Participants were asked if they had experienced headaches (of any type) for at least 15 days per month during the previous three months. They were also asked about the frequency analgesic medications were used, with response options being “Never,” “1–9 days/month,” and “10 days/month or more often.” Adolescents who used medication were asked the names of those medications. Special consideration was made during the interview to avoid alerting participants to the concept of medication overuse headache (MOH), to avoid influencing their reports of medication use during the next phase of the study.

Headaches were classified as episodic migraine with or without aura, chronic migraine, probable migraine, episodic TTH, infrequent TTH or frequent TTH, chronic TTH, or MOH, according to the International Classification of Headache Disorders (ICHD-3 beta) [22]. Probable TTH was combined with definite TTH. MOH was defined as having any headache (including the most bothersome headache) for more than half of the days during the previous three months and treating it with medication on at least 10 days per month. A headache that did not meet any of the ICHD-3 beta criteria was labeled “unclassifiable.”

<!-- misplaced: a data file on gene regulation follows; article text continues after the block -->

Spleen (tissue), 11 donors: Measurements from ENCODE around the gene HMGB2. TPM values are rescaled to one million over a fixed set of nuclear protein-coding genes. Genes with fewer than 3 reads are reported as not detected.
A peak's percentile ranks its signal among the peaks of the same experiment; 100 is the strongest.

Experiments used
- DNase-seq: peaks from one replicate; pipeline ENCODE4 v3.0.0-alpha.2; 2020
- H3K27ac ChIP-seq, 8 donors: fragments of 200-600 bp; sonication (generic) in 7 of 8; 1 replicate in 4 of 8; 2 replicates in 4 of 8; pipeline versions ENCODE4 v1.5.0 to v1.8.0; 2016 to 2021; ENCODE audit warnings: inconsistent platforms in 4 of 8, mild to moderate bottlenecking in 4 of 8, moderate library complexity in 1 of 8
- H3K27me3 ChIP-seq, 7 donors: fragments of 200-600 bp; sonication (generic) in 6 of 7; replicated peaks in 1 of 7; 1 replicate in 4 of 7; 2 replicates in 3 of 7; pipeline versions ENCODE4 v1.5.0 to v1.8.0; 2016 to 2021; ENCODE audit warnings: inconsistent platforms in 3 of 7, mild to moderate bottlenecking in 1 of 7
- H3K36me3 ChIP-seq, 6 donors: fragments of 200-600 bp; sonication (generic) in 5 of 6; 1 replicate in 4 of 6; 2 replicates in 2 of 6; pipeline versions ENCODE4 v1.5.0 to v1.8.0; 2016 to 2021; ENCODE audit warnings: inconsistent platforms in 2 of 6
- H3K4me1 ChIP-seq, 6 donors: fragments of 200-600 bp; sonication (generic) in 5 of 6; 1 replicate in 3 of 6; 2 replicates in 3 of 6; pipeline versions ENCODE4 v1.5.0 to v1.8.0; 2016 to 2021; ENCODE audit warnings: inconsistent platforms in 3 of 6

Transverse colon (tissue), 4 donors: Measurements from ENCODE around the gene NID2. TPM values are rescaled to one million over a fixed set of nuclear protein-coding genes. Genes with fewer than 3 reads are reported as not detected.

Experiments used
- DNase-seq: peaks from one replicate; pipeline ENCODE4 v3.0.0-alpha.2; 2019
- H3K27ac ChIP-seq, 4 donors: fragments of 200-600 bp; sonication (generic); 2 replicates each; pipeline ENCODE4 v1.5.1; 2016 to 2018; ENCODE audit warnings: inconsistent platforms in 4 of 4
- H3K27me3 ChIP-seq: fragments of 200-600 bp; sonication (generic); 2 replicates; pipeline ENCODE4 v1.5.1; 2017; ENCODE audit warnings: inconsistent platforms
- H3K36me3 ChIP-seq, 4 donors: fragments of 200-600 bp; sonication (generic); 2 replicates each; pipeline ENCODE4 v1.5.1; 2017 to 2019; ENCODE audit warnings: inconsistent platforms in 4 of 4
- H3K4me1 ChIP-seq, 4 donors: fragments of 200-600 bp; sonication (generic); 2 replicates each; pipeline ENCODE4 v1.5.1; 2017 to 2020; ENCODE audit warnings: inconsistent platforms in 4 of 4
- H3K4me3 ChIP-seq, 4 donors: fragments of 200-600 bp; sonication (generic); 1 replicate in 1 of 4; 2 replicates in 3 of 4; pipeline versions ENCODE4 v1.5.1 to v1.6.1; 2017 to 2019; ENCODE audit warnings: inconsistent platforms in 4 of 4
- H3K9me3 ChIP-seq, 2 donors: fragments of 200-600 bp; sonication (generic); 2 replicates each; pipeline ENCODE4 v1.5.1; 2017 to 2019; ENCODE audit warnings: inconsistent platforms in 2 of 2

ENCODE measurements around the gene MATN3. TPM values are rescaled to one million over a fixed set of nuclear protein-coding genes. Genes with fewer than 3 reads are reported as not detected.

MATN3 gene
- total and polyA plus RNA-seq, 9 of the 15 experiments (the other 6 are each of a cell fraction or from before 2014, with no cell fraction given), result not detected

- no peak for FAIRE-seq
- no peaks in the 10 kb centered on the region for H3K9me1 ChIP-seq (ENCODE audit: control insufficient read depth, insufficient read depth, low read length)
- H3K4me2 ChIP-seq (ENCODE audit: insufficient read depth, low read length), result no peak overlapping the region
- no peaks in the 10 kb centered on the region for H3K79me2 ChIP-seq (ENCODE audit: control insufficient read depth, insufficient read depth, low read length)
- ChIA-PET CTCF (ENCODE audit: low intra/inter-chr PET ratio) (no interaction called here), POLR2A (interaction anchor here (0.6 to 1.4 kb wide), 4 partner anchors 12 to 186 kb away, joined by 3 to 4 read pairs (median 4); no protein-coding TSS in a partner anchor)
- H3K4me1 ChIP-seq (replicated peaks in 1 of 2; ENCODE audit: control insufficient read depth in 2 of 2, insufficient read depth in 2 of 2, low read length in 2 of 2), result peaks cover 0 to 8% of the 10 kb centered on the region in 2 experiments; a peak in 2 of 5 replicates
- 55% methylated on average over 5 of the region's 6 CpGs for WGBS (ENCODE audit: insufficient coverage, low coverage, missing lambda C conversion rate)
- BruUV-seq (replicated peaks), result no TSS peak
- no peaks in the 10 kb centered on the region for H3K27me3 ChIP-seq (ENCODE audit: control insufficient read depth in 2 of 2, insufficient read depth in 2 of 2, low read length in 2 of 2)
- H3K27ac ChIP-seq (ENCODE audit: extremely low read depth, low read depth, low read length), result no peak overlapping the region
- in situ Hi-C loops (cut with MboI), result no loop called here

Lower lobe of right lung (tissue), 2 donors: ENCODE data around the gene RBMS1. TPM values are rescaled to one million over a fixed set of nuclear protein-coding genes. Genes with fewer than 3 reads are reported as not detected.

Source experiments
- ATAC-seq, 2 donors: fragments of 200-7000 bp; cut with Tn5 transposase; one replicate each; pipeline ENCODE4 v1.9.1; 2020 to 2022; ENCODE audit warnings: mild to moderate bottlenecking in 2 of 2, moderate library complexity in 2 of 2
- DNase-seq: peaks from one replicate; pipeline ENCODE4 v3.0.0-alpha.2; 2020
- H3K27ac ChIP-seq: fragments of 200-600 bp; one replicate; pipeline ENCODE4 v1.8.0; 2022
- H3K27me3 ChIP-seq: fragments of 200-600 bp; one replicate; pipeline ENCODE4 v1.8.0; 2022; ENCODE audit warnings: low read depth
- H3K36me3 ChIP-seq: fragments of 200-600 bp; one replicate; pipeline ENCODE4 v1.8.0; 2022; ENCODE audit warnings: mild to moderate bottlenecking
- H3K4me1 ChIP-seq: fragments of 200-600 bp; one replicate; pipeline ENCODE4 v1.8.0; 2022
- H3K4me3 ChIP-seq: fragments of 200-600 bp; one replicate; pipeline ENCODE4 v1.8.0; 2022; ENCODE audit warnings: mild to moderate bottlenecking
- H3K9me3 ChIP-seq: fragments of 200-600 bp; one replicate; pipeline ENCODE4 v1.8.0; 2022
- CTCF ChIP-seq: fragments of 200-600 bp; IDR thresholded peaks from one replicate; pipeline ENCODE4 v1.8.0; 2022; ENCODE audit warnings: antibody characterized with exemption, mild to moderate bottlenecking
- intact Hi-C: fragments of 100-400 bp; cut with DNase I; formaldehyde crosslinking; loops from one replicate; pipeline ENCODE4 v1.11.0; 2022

The headache diaries included two intensity items: (1) “How intense was your worst headache today?”, and (2) “How intense was your headache on average during the day?” Both items were rated on a 0–10 numerical rating scale (NRS), with 0 = No pain and 10 = Worst imaginable/unbearable pain. Other items included: “How did you function in your daily activities today?” (rated on a 0–3 scale: 0 = No difficulties, 1 = Minor difficulties, 2 = Medium difficulties, and 3 = Major difficulties); and “Did you take any acute medications to treat headache today?” (No/Yes).